I agree with the judgments and most of what is written in the majority opinion. I write solely in order to state my view, with reference to Division 4 of the majority opinion, that the decision in Gooden v. Ga. Baptist Hosp. &c., 198 Ga. App. 407, 408 (1) (401 SE2d 602) should be overruled rather than distinguished. Gooden plainly makes applicable to OCGA § 9-11-9.1 the rule from Smith v. Feliciano, 187 Ga. App. 86 (369 SE2d 346) that affidavits which rely on materials not contained in the record must be disregarded because they do not set forth admissible facts. This is inconsistent with the construction of OCGA § 9-11-9.1 as establishing an exception to the general liberality of pleading permitted under the Civil Practice Act and "not to require a plaintiff to prove a prima facie case entitling *114 him to recover and capable of withstanding a motion for summary judgment before the defendant need file his answer." O-1 Doctors Mem. Holding Co. v. Moore, 190 Ga. App. 286, 288 (1) (378 SE2d 708). The majority opinion in this case distinguishes Smith as relating to evidentiary standards and holds that a verification requirement will not be applied to affidavits submitted to satisfy OCGA § 9-11-9.1.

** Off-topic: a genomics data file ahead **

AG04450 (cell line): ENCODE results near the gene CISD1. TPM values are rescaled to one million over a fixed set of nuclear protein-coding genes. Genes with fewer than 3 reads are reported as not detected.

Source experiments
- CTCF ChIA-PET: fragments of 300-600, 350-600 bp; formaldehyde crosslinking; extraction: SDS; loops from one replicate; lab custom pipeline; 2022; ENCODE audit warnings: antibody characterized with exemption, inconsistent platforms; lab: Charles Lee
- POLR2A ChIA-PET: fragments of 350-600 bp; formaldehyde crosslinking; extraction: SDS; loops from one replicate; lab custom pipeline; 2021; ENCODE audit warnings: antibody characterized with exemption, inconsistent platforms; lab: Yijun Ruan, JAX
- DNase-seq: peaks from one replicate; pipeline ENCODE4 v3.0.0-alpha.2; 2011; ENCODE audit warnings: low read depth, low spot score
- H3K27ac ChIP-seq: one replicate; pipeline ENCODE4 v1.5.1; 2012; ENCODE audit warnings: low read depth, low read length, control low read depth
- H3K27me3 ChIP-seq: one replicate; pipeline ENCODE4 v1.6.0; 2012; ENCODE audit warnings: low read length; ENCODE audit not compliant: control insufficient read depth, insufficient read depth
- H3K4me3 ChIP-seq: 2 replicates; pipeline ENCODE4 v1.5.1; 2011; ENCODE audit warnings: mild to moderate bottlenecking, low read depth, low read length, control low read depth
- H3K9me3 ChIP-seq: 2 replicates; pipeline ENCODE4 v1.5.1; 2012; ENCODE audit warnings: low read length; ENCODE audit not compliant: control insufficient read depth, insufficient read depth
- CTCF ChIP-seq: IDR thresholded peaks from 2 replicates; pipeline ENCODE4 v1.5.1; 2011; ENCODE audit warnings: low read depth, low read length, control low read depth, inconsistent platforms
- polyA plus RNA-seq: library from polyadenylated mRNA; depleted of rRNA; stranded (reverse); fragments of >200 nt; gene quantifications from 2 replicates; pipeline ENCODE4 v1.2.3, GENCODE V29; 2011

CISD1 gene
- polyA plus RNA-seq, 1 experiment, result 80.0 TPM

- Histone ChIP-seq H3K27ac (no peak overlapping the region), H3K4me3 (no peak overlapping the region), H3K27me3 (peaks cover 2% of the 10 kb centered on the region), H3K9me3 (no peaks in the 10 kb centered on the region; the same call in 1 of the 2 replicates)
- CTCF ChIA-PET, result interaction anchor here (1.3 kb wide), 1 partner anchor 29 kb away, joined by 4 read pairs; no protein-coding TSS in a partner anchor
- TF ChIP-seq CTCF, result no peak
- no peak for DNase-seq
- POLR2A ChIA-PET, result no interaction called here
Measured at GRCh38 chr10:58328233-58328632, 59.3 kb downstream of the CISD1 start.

The majority opinion distinguishes Gooden on the basis that the affidavit in the present case has set forth a "synopsis of .. . facts . . . derived from" the absent medical records. I do not see this as significantly different from the Gooden affidavits which "recite, refer to and rely on" absent medical records. (Emphasis supplied.) Id. at 408. In my view, Gooden, if a viable decision, would be applicable to the case sub judice and would require that we disregard Dr. Stone's affidavit. In Gooden, this court never reached the issue of whether the content of the affidavits satisfied the requirements of OCGA § 9-11-9.1 since the affidavits were disregarded due to the absence of the medical records upon which they were predicated.

An affidavit submitted pursuant to OCGA § 9-11-9.1 must set forth the factual basis for each claim. The matters required by OCGA § 9-11-9.1 to be set forth within the body of an expert's affidavit may not be incorporated by reference. Cheeley v. Henderson, 261 Ga. 498 (405 SE2d 865). The anomaly which results is that material, which Gooden requires to be included in the record, may not be considered under Cheeley in determining the sufficiency of the expert affidavit.


[1] The professional corporation was named as a defendant solely in its capacity as the employer of the individual osteopath appellants. See Doctor's Hosp. v. Bonner, 195 Ga. App. 152, 161-162 (6) (a) (392 SE2d 897) (1990).

[2] As to the factual basis for Dr. Stone's averrals in his affidavit, see Division 4 (b), infra.